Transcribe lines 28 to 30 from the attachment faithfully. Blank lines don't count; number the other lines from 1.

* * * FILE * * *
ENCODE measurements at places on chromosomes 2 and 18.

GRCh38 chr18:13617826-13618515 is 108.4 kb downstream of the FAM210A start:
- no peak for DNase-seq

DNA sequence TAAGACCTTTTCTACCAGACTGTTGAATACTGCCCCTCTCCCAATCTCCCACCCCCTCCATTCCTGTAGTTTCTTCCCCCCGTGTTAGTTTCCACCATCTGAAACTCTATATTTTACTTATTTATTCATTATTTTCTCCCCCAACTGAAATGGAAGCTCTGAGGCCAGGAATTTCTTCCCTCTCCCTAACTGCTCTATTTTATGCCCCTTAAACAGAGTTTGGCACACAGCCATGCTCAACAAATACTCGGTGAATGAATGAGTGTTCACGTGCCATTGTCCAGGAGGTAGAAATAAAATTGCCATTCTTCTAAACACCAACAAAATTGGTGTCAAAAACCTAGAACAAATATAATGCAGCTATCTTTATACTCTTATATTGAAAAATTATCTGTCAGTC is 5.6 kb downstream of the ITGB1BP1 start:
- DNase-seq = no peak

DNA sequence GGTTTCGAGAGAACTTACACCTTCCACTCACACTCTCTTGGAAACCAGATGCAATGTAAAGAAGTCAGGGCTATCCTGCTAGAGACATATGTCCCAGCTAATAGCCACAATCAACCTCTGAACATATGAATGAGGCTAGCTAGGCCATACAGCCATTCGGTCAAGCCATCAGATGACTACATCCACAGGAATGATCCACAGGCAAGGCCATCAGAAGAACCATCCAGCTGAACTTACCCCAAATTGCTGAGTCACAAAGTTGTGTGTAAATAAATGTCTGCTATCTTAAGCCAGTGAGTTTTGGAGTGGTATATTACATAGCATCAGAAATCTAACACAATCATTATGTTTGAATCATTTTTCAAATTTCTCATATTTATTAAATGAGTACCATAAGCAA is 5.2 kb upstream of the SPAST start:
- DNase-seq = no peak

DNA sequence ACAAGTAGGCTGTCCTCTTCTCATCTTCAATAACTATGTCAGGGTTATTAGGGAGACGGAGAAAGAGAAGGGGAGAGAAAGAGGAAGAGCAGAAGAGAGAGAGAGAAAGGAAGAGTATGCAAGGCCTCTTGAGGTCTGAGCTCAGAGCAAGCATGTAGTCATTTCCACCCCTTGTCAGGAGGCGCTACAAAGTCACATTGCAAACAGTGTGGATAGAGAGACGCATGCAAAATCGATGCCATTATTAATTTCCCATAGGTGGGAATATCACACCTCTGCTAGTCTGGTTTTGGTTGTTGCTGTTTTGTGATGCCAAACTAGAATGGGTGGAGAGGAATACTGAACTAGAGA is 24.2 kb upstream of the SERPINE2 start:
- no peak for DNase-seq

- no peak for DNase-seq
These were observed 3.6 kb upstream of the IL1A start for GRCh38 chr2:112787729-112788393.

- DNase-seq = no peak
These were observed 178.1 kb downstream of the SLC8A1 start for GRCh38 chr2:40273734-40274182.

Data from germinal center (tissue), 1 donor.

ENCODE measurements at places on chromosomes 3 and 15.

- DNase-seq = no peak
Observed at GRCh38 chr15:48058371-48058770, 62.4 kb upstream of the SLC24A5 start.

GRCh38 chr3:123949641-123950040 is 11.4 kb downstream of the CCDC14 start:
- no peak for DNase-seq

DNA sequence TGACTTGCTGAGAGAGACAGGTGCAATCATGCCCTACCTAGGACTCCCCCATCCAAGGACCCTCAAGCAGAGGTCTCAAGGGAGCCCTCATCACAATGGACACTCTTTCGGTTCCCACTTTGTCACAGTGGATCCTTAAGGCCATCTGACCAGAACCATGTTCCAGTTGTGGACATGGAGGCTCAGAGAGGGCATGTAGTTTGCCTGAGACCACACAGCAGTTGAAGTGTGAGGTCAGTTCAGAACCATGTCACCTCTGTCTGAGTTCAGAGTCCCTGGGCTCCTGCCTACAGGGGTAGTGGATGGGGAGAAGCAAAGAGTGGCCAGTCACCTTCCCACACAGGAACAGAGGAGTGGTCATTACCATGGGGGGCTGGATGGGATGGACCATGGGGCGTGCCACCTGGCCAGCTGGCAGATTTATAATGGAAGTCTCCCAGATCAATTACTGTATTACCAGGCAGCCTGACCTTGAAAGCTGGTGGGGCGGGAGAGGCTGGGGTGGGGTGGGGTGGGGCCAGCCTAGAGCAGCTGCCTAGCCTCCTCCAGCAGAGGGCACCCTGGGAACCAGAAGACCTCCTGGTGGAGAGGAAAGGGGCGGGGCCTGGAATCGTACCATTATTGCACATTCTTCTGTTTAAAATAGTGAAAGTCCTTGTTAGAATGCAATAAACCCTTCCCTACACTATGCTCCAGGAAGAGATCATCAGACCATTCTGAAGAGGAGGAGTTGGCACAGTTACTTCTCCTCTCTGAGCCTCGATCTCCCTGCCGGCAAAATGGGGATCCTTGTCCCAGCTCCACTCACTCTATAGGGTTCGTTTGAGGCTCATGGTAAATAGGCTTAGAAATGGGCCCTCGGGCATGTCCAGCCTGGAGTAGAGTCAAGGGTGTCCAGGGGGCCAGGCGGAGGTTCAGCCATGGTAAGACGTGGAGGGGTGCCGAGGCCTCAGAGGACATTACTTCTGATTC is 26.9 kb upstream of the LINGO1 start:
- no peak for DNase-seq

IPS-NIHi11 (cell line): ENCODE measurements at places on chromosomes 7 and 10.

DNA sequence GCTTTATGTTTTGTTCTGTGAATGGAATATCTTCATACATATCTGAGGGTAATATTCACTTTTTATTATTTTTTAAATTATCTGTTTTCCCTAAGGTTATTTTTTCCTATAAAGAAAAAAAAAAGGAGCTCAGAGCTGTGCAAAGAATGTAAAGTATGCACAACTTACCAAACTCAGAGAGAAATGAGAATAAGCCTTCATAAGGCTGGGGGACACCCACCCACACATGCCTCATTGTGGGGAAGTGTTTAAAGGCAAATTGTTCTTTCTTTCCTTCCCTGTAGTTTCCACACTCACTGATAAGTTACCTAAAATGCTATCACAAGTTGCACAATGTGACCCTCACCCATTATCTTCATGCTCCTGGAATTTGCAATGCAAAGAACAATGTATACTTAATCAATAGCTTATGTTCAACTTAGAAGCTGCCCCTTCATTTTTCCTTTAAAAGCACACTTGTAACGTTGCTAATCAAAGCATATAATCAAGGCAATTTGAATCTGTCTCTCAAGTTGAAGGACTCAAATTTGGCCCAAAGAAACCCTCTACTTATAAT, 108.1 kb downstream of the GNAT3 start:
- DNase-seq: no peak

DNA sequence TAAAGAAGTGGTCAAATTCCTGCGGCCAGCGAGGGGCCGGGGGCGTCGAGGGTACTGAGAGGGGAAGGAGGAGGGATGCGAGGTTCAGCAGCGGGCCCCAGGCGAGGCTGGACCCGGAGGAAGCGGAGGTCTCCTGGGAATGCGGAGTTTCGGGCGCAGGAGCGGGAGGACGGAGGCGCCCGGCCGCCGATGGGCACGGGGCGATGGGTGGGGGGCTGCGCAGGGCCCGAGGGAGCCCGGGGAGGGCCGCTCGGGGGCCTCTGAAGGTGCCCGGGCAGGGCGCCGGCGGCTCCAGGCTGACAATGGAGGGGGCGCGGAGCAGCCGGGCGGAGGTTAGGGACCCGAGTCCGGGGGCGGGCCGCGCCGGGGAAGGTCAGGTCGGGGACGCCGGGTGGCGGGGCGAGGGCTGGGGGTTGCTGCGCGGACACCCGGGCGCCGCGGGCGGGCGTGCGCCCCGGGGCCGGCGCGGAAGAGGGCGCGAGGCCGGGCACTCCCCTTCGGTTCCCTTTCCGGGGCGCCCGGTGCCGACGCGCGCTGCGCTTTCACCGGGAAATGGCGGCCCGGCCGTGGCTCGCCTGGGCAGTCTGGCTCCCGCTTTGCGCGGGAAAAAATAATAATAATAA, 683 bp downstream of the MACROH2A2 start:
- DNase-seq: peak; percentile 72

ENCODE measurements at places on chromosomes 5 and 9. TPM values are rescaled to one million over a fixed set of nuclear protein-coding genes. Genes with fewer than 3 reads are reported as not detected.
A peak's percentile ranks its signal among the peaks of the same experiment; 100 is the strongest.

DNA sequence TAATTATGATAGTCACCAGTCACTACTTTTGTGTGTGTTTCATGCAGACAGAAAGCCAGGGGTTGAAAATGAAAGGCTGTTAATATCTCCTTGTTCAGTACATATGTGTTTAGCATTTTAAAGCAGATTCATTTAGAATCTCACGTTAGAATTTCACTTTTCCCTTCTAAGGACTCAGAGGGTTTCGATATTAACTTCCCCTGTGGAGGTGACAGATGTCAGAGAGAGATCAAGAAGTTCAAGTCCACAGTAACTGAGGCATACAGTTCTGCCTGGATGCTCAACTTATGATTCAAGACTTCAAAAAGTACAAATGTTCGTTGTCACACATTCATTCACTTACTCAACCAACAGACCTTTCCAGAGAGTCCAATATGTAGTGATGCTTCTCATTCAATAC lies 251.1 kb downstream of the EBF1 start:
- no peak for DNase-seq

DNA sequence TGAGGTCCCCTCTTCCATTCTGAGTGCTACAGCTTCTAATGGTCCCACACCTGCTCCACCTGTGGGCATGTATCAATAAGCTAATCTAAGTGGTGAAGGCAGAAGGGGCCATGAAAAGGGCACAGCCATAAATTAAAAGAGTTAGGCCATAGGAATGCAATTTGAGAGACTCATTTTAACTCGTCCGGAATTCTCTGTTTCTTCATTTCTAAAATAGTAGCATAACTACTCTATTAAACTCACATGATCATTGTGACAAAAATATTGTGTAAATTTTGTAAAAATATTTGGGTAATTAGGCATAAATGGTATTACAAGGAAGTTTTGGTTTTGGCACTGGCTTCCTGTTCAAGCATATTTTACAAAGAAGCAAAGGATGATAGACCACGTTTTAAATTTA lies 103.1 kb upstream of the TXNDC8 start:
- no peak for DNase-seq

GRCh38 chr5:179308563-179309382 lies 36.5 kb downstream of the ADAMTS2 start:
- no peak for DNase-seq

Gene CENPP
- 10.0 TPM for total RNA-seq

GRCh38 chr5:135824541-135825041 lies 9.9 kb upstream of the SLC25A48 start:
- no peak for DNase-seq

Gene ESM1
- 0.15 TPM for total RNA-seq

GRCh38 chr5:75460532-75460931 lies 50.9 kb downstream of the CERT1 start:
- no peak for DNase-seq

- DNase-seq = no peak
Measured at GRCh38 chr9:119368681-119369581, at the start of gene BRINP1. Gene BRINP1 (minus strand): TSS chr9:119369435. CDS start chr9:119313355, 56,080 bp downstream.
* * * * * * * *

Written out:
A peak's percentile ranks its signal among the peaks of the same experiment; 100 is the strongest.

DNA sequence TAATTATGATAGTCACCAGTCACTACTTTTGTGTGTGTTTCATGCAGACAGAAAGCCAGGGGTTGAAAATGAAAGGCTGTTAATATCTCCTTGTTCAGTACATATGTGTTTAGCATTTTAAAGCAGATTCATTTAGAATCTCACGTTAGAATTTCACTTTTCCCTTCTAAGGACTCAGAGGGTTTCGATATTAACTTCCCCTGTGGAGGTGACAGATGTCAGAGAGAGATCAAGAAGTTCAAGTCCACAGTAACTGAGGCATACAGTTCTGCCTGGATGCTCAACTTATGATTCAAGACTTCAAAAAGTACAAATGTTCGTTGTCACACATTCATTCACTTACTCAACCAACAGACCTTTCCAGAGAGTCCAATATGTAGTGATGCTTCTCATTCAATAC lies 251.1 kb downstream of the EBF1 start:
- no peak for DNase-seq